This may very well be seen as foreshadowing the intercessions to come, praying that this sacrifice commemorative of Christ's precious death, will be not merely one of "praise and thanksgiving", but worthy to "obtain remission of our sins and all other benefits of his passion" for "all thy whole Church".

In the explanatory Preface to their 1718 Communion Office the Nonjuror compilers wrote:

THE Eucharistick Sacrifice being the most efficacious Means for Pardon and Graces ought to be perform'd with proportionable Care and Solemnity.
The Prayer for the whole State of Christ’s Church is much the same with that in the First Reform’d English Liturgy. But the Order is changed, by putting it after the Prayer for Consecration : For when the Sacrifice, commemorative of that upon the Cross, is finish'd, and God the Father propitiated by this Memorial; 'tis then the most proper Time to declare the Ends of the Oblation, and recommend the Church tb the Divine Protection.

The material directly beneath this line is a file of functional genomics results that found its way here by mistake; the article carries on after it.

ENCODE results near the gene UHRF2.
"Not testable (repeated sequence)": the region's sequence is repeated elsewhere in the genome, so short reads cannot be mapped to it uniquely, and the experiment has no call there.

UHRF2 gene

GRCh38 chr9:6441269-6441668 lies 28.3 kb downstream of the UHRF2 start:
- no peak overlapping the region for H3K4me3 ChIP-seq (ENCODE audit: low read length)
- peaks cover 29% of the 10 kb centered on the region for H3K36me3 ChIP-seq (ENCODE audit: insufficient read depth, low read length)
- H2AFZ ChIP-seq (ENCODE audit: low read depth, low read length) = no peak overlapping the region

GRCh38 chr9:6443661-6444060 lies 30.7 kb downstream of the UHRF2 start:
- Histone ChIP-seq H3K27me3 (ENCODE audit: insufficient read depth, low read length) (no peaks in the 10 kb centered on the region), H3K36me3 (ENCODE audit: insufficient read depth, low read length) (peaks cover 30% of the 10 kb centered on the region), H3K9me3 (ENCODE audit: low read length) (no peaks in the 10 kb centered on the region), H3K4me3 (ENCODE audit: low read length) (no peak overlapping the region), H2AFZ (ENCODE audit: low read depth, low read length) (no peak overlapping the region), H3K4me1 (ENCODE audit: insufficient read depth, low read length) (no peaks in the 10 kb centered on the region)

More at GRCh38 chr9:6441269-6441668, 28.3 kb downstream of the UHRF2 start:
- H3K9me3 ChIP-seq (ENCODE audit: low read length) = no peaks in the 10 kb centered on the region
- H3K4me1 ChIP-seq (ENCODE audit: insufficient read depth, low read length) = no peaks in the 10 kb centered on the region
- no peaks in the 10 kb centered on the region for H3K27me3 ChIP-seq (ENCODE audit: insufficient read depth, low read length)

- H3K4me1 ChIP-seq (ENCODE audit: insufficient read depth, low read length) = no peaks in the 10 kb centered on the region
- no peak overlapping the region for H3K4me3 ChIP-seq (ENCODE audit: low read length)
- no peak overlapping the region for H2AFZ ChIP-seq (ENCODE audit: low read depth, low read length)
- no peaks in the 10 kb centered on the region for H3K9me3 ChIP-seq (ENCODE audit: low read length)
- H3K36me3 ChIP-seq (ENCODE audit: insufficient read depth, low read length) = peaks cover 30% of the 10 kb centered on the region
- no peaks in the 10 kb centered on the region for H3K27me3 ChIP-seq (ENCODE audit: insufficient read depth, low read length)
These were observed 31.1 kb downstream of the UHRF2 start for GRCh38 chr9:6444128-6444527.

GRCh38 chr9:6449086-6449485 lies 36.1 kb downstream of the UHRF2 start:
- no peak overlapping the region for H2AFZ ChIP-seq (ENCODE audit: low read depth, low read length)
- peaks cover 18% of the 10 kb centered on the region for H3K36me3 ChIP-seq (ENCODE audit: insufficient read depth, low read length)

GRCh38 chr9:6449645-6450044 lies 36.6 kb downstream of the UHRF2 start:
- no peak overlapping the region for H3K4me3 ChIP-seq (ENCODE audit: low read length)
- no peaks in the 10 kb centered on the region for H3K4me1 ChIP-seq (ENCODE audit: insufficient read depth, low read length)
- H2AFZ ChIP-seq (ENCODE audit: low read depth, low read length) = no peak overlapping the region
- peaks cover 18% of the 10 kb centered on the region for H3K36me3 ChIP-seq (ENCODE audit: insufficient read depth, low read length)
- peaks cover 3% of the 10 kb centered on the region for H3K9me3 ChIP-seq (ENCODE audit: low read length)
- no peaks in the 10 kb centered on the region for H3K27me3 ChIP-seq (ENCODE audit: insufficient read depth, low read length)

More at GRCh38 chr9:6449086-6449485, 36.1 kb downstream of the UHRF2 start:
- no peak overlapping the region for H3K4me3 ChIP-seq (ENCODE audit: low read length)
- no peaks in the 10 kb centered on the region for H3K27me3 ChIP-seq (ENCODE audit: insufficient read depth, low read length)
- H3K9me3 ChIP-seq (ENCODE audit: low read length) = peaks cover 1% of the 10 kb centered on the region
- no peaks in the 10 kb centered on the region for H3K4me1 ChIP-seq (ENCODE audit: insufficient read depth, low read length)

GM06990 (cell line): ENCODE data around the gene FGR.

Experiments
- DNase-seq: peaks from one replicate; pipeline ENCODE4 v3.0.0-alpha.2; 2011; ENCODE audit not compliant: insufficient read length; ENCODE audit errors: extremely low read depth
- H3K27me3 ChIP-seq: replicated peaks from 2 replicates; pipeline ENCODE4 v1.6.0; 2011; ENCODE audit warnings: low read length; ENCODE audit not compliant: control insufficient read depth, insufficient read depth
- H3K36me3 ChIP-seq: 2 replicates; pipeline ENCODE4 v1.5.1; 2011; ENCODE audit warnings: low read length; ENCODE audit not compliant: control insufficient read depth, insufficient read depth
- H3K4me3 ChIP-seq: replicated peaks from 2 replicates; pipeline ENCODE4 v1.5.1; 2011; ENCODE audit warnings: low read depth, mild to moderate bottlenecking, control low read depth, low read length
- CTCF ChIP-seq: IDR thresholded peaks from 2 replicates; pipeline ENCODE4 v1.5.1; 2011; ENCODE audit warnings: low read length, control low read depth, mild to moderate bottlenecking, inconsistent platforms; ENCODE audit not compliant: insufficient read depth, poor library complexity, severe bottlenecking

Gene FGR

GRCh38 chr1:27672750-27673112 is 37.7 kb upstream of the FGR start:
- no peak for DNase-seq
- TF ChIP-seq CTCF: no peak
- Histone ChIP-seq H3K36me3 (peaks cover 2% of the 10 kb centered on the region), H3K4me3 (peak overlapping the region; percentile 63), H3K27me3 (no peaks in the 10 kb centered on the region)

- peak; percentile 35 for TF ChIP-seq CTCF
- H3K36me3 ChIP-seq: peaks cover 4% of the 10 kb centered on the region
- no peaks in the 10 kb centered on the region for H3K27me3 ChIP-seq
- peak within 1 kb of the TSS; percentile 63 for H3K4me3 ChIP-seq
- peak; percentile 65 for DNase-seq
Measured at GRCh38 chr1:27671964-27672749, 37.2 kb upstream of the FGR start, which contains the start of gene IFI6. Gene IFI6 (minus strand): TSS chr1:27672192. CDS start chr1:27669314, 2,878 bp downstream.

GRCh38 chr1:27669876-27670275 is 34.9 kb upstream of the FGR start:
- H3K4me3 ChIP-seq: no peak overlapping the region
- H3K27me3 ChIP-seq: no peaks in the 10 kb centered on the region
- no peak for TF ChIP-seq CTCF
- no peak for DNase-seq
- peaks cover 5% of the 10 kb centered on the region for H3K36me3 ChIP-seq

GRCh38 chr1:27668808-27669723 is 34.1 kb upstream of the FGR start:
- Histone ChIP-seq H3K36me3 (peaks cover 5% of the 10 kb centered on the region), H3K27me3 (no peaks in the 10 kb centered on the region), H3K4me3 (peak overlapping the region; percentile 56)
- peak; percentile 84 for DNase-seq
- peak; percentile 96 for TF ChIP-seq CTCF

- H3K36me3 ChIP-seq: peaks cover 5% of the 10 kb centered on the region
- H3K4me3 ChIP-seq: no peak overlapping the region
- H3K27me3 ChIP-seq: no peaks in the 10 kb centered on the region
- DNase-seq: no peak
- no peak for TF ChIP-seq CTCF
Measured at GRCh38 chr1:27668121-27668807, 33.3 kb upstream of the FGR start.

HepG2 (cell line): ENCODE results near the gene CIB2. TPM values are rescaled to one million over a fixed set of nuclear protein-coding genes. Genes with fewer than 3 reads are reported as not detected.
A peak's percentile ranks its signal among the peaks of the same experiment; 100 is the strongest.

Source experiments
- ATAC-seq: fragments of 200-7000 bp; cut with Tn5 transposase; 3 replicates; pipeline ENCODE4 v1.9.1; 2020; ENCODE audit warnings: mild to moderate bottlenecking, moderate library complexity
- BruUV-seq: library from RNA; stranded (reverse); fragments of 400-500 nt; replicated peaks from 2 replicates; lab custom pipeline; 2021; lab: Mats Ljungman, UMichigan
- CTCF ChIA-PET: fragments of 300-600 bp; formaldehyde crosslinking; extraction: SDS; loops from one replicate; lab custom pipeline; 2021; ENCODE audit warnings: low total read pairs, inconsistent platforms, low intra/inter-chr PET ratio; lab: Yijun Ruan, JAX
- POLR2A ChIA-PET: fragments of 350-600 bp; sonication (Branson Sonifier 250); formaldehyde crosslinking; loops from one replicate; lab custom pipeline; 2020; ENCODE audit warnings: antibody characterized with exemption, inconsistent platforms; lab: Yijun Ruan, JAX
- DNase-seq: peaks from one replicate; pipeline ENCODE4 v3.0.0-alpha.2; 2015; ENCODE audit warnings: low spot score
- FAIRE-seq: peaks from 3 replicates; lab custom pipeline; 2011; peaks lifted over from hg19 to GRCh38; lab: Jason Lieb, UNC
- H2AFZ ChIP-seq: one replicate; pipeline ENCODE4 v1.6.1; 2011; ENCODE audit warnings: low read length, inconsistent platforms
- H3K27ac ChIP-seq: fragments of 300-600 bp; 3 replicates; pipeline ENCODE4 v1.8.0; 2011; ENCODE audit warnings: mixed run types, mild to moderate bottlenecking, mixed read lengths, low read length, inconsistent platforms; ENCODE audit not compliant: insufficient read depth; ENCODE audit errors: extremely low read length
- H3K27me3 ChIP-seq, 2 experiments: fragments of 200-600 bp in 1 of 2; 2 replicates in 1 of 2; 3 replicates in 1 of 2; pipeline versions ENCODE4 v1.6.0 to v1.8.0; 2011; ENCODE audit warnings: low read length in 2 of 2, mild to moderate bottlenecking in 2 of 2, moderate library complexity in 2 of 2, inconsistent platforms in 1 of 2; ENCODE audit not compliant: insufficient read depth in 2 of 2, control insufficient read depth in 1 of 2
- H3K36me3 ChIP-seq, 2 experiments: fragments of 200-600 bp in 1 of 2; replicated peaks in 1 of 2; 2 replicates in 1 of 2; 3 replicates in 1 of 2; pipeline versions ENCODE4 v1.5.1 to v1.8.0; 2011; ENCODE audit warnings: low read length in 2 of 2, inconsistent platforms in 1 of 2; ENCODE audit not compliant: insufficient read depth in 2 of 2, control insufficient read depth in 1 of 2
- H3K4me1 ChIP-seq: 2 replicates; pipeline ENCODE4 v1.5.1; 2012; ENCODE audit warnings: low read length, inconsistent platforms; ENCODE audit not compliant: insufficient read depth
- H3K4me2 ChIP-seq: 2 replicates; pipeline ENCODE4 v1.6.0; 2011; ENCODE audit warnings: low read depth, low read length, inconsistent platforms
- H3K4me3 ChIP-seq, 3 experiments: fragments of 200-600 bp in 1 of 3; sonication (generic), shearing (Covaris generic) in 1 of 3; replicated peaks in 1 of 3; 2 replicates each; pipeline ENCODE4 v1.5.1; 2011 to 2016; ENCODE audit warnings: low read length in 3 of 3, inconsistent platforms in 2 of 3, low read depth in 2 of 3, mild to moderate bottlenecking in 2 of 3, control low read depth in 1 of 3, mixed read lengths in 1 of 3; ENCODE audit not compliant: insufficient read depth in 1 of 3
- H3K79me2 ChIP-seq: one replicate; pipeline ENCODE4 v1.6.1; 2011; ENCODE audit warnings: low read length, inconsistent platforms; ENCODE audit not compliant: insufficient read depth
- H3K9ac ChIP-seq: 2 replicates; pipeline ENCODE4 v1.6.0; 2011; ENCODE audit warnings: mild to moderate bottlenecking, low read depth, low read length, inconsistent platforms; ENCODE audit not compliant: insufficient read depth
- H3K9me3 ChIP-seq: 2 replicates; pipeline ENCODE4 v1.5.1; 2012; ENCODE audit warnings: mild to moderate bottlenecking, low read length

The Nonjuror Brett, in his 1718 A Collection of the Principal Liturgies... (page 270) wrote likewise:

The reason of the thing also pleads for the putting the prayer for all estates and conditions of men after the consecration; for as it is one general end of sacrifice, and of this eucharistical sacrifice in particular, to render our prayers more effectual, is certainly most proper, that the sacrifice or oblation should be first offered, and that prayer should be made whilst it lies upon the altar, and is already dedicated to God. So that we have antiquity, universality, and consent, for praying for all estates and conditions of men whenever we offer the Christian sacrifice, which may satisfy us that such prayer is necessary at that time; and we have the more ancient and general practice of the Church, and the reason of the thing also, to satisfy us that it is most proper, at least, that this prayer should be made after the consecration, and not before it: which is sufficient to justify those, who having found it necessary to compile a new communion office for their own use, have judged it expedient so to place this prayer; though they would not have altered the old office merely for the sake of such a transposition.